Sunday, May 10, 2009

Mexico: Not a Model State (Yet)

In today’s New York Times, Larry Rohter writes this in the middle of an article about how Mexico is a much better place than it used to be:

Just before President Obama visited here on April 16, in contrast, the Mexican Senate approved a request by the government of President Felipe Calderón to allow the Mexican Navy to participate, for the first time, in annual exercises with the United States and other nearby countries. During Mr. Obama’s trip, Mr. Calderón even briefly addressed Mr. Obama in English in public at the Mexican White House; that was something that Mexican presidents always avoided in my day, for reasons of sovereignty, self-image and the very complicated history of American-Mexican relations.

None of this suggests that Mexico has become a model state.

1 comment:

Brenda Rosser said...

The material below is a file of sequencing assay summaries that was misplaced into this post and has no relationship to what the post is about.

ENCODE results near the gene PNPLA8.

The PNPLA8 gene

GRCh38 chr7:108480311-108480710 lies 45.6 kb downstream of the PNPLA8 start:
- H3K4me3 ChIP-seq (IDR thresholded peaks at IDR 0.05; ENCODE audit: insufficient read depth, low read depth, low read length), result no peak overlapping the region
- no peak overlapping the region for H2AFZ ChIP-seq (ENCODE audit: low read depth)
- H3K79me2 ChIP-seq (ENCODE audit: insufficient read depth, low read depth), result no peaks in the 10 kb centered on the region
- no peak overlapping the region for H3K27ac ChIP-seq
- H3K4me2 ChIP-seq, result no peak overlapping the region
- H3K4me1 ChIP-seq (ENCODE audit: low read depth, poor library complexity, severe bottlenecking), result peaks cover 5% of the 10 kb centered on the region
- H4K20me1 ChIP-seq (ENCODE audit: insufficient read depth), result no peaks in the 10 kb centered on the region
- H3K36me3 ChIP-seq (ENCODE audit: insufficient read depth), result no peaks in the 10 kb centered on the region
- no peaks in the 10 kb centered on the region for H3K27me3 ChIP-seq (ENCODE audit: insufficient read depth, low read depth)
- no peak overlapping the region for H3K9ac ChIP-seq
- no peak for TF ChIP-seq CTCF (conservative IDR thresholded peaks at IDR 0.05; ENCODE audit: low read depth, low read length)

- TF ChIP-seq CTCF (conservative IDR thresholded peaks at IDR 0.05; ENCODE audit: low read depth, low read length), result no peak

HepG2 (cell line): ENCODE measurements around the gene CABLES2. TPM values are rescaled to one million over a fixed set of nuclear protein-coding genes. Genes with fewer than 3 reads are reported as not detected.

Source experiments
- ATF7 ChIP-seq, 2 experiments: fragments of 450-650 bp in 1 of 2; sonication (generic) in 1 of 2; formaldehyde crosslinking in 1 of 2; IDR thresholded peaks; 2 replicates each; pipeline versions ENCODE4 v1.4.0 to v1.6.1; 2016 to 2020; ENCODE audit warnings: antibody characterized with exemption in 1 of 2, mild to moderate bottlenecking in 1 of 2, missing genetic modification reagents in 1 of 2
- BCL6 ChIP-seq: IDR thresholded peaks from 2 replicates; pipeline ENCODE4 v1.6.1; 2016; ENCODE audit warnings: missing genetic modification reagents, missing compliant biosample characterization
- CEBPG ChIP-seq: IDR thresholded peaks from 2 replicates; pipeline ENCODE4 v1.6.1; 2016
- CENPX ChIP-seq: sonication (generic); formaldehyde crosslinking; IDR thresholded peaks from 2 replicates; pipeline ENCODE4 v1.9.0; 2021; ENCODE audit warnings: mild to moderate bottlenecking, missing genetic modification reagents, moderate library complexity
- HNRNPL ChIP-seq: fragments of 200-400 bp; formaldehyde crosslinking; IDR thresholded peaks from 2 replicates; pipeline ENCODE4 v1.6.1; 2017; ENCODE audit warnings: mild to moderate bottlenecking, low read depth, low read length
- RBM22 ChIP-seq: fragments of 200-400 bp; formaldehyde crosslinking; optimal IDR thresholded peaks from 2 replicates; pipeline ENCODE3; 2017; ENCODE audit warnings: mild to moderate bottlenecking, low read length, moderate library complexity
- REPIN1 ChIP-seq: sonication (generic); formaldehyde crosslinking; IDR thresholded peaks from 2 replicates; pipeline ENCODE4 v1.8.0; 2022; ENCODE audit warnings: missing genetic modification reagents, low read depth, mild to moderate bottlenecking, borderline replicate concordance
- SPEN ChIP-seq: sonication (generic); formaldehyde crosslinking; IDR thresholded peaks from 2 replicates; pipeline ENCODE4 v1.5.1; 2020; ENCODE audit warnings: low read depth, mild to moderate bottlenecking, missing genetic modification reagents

Things looked pretty grim in Mexico in 1974 according to Kissinger's National Security Council. That foreknowledge didn't stop the NAFTA invasion and the consequent alienation of vast areas of land in Mexico from family farmers and also away from food production. In the latter case forests and agricultural land were converted to corporate industrial monoculture tree plantations.

In 1974 “world needs for food rise by 2-1/2 percent or more per year (making a modest allowance for improved diets and nutrition) at a time when readily available fertilizer and well-watered land is already largely being utilized. Therefore, additions to food production must come mainly from higher yields. Countries with large population growth cannot afford constantly growing imports, but for them to raise food output steadily by 2 to 4 percent over the next generation or two is a formidable challenge. Capital and foreign exchange requirements for intensive agriculture are heavy, and are aggravated by energy cost increases and fertilizer scarcities and price rises. The institutional, technical, and economic problems of transforming traditional agriculture are also very difficult to overcome....[BR: So the US knew that Mexico would have significant difficulty simply feeding its growing population, especially in the context of the readily avaible fertilizer and well-watered land being “largely utilized” already in 1974.]
National Security Study Memorandum 200
April 24, 1974